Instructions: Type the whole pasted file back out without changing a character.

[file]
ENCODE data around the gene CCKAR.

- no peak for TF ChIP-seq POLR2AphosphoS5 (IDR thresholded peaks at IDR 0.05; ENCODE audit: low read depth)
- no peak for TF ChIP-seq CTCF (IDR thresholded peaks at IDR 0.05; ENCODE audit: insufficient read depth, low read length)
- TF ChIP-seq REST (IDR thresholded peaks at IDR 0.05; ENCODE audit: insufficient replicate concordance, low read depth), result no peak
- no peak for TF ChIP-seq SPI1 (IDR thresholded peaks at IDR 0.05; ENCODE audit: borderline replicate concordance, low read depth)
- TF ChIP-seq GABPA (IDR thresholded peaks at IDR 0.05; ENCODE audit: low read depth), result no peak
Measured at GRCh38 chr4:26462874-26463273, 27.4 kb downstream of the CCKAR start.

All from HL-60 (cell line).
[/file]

ENCODE data around the gene CCKAR.

- no peak for TF ChIP-seq POLR2AphosphoS5 (IDR thresholded peaks at IDR 0.05; ENCODE audit: low read depth)
- no peak for TF ChIP-seq CTCF (IDR thresholded peaks at IDR 0.05; ENCODE audit: insufficient read depth, low read length)
- TF ChIP-seq REST (IDR thresholded peaks at IDR 0.05; ENCODE audit: insufficient replicate concordance, low read depth), result no peak
- no peak for TF ChIP-seq SPI1 (IDR thresholded peaks at IDR 0.05; ENCODE audit: borderline replicate concordance, low read depth)
- TF ChIP-seq GABPA (IDR thresholded peaks at IDR 0.05; ENCODE audit: low read depth), result no peak
Measured at GRCh38 chr4:26462874-26463273, 27.4 kb downstream of the CCKAR start.

All from HL-60 (cell line).